Preacher Season 4 Episode 10 Review: End of the World
It's the end of the world as they know it on Preacher, as God's plot to bring about the Apocalypse chugs forward and the story ends.
This Preacher review contains spoilers.
Preacher Season 4 Episode 10
Preacher has taken some serious diversions from the comic series over the run of the program, but one thing that hasn’t been abandoned by Sam Catlin and company is the anarchic spirit that powered the original Garth Ennis/Steve Dillon series.
Preacher hasn’t been a straight adaptation of the comic book ever, and at certain points changes were made that didn’t work as intended, but for the most part, Preacher never stopped feeling like Preacher, and while that attitude has carried the show far, the comic makes a few sneaky returns in the finale episode.
It’s strange that in a show with a clear-cut villain, said villain escapes the bulk of judgment by the end of the series. That villain, of course, is Starr. Eventually, Herr Starr took a back seat to a greater villain, but even then, he was interfering in things and generally making himself a nuisance with his plan to launch a “limited’ apocalypse, presumably behind God’s back. Not that you can actually pull a fast one on God, since he knows everything. As He said in His discussion with Cas about the end of the world, it’d be cheating to just snap His fingers and lay waste to the world. Presumably, using humanity to accomplish divine ends is more satisfying for all parties involved.
After all, humans need a sense of purpose. The Grail provides that for a lot of people, Featherstone especially. Jesse has it in his quest for God. Tulip has it in her quest for Jesse. Cassidy doesn’t have it, but he seems to find it along the way as he carries on through the series and finds himself redeemed by the strength lent to him by Tulip after a particularly vicious fight scene.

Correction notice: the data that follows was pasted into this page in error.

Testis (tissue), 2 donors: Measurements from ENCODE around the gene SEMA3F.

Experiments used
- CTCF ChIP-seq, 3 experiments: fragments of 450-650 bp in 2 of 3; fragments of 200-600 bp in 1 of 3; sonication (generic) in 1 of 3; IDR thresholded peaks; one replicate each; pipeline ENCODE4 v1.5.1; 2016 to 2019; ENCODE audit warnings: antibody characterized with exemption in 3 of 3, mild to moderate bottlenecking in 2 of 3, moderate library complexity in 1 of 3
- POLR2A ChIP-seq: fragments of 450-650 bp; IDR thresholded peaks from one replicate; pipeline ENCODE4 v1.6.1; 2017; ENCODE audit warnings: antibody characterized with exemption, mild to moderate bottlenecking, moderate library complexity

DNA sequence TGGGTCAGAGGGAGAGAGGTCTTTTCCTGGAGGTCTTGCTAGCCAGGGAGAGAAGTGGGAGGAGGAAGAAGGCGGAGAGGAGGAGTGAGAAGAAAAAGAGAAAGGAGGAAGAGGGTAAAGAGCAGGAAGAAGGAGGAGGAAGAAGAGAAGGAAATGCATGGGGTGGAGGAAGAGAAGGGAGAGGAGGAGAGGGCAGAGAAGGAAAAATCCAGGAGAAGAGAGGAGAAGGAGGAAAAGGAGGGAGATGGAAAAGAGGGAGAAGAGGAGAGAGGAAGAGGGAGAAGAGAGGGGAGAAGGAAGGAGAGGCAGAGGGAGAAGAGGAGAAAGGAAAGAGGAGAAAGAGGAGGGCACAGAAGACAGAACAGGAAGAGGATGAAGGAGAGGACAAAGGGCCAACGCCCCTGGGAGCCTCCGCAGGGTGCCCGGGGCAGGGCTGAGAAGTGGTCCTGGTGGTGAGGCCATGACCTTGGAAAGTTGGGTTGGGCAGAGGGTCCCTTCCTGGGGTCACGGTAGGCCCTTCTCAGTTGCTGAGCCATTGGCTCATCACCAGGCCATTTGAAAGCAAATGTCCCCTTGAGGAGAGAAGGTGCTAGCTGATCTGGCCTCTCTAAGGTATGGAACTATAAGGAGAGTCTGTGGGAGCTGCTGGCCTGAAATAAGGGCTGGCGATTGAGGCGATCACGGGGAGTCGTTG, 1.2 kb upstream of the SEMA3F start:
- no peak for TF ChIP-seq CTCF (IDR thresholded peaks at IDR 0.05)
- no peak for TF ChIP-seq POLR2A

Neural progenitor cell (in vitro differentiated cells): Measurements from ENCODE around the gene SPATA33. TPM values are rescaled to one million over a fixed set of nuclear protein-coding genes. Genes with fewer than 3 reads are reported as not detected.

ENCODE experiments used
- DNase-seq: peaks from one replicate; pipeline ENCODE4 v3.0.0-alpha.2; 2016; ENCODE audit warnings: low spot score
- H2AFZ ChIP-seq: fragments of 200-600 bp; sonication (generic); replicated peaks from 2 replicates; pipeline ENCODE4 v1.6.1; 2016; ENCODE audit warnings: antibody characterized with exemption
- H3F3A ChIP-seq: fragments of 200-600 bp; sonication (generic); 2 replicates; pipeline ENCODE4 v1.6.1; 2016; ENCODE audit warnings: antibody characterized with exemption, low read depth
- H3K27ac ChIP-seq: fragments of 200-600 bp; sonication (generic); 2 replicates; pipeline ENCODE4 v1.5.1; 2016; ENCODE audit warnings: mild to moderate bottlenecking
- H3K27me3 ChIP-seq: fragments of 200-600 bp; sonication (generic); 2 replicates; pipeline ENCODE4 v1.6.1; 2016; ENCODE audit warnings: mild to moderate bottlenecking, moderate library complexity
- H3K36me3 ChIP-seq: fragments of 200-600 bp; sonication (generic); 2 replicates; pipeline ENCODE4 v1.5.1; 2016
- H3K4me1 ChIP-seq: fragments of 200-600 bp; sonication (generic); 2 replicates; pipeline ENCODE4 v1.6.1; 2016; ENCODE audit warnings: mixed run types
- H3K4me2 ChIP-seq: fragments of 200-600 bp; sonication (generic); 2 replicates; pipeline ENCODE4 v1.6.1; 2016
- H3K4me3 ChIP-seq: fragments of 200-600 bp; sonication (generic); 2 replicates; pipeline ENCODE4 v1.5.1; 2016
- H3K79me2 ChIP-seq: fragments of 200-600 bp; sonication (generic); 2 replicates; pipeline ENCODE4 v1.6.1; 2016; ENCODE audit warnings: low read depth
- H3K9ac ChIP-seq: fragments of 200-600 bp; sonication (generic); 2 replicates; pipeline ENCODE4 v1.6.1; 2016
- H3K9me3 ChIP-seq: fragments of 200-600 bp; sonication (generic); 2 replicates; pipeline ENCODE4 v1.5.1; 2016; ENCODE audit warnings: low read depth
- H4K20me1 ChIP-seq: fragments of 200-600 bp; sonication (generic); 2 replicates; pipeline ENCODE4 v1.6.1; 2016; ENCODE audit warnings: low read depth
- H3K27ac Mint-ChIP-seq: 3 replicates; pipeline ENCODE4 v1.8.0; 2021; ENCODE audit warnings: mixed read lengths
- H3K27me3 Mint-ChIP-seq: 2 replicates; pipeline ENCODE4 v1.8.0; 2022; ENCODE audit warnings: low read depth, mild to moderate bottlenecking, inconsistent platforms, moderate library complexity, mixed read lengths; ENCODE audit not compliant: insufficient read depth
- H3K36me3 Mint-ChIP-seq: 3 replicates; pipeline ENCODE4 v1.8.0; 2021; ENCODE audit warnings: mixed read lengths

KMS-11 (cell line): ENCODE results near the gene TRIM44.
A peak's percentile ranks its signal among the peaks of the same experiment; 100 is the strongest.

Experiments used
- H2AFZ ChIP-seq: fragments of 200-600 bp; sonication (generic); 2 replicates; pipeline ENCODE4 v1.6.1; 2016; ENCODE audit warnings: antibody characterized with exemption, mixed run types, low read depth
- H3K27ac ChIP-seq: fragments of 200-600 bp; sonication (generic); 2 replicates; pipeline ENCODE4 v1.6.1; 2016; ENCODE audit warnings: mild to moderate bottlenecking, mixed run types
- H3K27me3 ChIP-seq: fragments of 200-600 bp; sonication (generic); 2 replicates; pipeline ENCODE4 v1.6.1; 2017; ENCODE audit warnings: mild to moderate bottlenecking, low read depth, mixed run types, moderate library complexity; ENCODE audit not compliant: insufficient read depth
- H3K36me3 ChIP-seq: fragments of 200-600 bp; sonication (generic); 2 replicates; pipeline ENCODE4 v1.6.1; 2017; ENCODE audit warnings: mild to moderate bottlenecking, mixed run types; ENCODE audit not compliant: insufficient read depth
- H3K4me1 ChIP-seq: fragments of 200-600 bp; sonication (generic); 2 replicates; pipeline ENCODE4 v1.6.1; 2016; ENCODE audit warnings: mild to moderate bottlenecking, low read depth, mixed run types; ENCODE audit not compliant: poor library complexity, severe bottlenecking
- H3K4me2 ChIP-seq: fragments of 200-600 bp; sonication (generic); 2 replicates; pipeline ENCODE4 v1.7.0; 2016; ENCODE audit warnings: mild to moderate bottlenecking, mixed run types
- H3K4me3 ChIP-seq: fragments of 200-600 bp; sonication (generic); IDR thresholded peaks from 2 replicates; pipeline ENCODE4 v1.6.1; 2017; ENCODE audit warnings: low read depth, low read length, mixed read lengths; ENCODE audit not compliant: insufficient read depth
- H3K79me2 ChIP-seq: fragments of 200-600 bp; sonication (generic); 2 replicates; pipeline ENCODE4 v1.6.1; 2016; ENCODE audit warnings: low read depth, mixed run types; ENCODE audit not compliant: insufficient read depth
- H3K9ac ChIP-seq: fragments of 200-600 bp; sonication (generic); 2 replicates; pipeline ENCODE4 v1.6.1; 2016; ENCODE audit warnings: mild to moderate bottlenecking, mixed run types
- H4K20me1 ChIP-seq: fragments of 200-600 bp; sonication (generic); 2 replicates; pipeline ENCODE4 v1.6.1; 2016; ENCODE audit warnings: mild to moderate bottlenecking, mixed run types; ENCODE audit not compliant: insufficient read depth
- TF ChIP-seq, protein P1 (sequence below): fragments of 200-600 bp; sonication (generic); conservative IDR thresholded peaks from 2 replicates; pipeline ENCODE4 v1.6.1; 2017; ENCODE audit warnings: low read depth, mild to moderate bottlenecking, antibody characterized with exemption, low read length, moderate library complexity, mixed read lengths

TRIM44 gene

further reading – Preacher: The Most Shocking Moments From the Comics
Some solid work from all the actors involved in the scene, with Joseph Gilgun managing to give Cas some menace during the fight, without losing the character’s core goofy charm. (Cas has been a tightrope to walk in that regard, and Gilgun has done surprisingly well with it.) Ruth Negga and Dominic Cooper both do well in their big scenes, as well, with Cooper having a pretty good conversation with Mark Harelik’s God in front of the Alamo that brings some satisfying closure to that storyline. Ian Coletti also does a great job during one outraged Eugene monologue.
Fittingly, Sam Catlin’s script allows all of these characters seem to find closure and happiness, barring a few who don’t survive until the end. Even they seem to get some sort of happy ending. Featherstone gets her cause, Starr discovers a love of golf and glad-handing, Jesse and Tulip have the family they always wanted, Arseface becomes a rock star (in my favorite nod to the comic), and the world doesn’t end even after God breaks his deal with Jesse and tries to resume a seat on the throne. The final moments of that particular story are another series of images directly lifted from the comic book that look great.
After some busy episodes, that seemed to have a lot of scrambling around to accomplish everything, the finale is no less busy, but most of what is accomplished in this episode is brutal fighting. Tulip and Cas, Hitler and Jesus, The Saint and Jesse, The Saint and Genesis’s parents… it’s just a whole lot of people getting smashed into things and bloodshed and comedy violence.
Sam Catlin certainly has a knack for directing it, and while the fights can be a little same-y at times, there’s nothing quite like b-boy Jesus strangling Hitler to get a few laughs. That’s one of the funny visuals, but the opening shot of a car driving across the prairie of North Dakota is stunning (and it leans nicely into the opening credits), and the final shot of Tulip and Jesse’s daughter looking at her parents’ graves while Cassidy walks into the sunlight behind her is unexpectedly poignant and beautiful.
As an ending to the series, Preacher is fully satisfying. The end of the world is stopped, Jesse gets his confrontation with God, and Cassidy seems to find peace within himself. Everyone who deserves it, and even a few who don’t, get satisfying conclusions, or at least interesting codas. (The Eugene shirt on the girl at the paint store whose father is confronting Jesus is a nice touch.)
Sure, people died, but people always die. Everyone seemed to have a good time along the way, which is what matters. And while Preacher didn’t get a straight adaptation from the comic book, Sam Catlin, Seth Rogen, and Evan Goldberg got the spirit of the thing right, and enough of the good stuff along the way. That matters, too.